Consider compressible, subsonic flow over a thin airfoil at a small angle of attack. Such a situation can be analyzed using the small-perturbation theory introduced in Section 15.12. As before, the unperturbed flow is of uniform speed , directed parallel to the -axis, and the associated Mach number is . The perturbed flow, due to the presence of the airfoil, is governed by Equation (15.127), which can be written in the elliptic form (see Section 15.13)

where

(15.165) |

Equation (15.164) can be transformed into a familiar incompressible form by introducing a transformed coordinate system , such that

(15.166) | ||

(15.167) |

In this transformed space, we define a transformed perturbed velocity potential, , such that

(15.168) |

Now,

(15.169) |

so

(15.170) | ||

(15.171) |

It follows that

(15.172) |

Thus, Equation (15.164) transforms to give

(15.173) |

However, this is simply Laplace's equation, which governs incompressible flow. (See Section 4.15.) Hence, represents an incompressible flow in space that is related to a compressible flow, represented by , in space.

Suppose that the surface of the airfoil is given by in space, and in space. According to Equation (15.129), the boundary condition on the flow at the airfoil surface is

(15.174) |

in space. The analogous boundary condition in space is

(15.175) |

However,

(15.176) |

which implies that

(15.177) |

In other words, the shape of the airfoil in ( , ) space is the same as that in ( , ) space. Hence, the coordinate transformation transforms compressible flow over an airfoil in space to incompressible flow over the same airfoil in space.

According to Equation (15.128), the pressure coefficient in space is written

(15.178) |

The corresponding incompressible pressure coefficient in space is

(15.179) |

A comparison of the previous two equations reveals that

(15.180) |

This result is known as the

where is the coefficient of lift for compressible flow, and the corresponding coefficient for incompressible flow. It is clear that compressibility has the effect of increasing the lift on a given airfoil.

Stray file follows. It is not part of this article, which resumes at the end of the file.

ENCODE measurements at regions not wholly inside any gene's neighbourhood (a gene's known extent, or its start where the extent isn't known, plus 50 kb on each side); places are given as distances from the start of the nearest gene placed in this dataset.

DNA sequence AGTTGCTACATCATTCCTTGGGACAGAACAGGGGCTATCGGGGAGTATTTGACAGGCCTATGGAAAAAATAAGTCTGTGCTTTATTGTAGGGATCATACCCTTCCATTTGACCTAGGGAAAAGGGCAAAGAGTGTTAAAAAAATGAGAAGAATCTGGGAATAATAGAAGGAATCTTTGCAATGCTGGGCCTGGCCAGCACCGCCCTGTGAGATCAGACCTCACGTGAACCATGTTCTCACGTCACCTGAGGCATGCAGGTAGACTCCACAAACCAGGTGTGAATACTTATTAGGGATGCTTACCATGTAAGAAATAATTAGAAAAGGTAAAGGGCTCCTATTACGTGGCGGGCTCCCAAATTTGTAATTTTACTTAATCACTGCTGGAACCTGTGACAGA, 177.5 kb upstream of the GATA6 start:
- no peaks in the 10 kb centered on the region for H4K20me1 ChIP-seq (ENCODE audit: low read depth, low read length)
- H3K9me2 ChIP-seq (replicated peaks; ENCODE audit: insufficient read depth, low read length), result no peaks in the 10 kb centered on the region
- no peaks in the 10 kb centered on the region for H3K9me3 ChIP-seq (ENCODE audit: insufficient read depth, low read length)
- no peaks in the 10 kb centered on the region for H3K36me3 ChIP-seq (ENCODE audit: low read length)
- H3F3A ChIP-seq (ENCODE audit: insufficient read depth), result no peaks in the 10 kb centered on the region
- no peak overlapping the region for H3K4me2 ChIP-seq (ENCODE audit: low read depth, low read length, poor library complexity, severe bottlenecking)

Equation (15.181) indicates that the coefficient of lift goes to infinity as approaches unity, which is an impossible result. The quandary is resolved by recalling that linearized theory breaks down in the transonic regime (where . In fact, the Prandlt-Glauert rule is only accurate up to Mach numbers of approximately .

The effect of compressibility on subsonic flow-fields can be seen by noting that

(15.182) |

where is the incompressible velocity perturbation parallel to the unperturbed flow. It can be seen that as increases, the parallel velocity perturbation, , also increases relative to . In other words, compressibility strengthens the disturbance of the flow introduced by the airfoil.

In conventional inviscid, incompressible aerodynamic theory, a two-dimensional airfoil experiences zero aerodynamic drag (assuming that there is no separation of the boundary layer). (See Chapters 8 and 9.) This is due to the fact that, in the absence of friction, the pressure distributions over the forward and rearward portions of the airfoil exactly cancel in the direction of the unperturbed flow. Note that the compressible pressure coefficient, , only differs from the incompressible pressure coefficient, , by a constant scale-factor. Thus, if the distribution of over the surface of the airfoil results in zero drag then the distribution of will also result in zero drag. In other words, in subsonic flow, compressibility does not give rise to additional aerodynamic drag.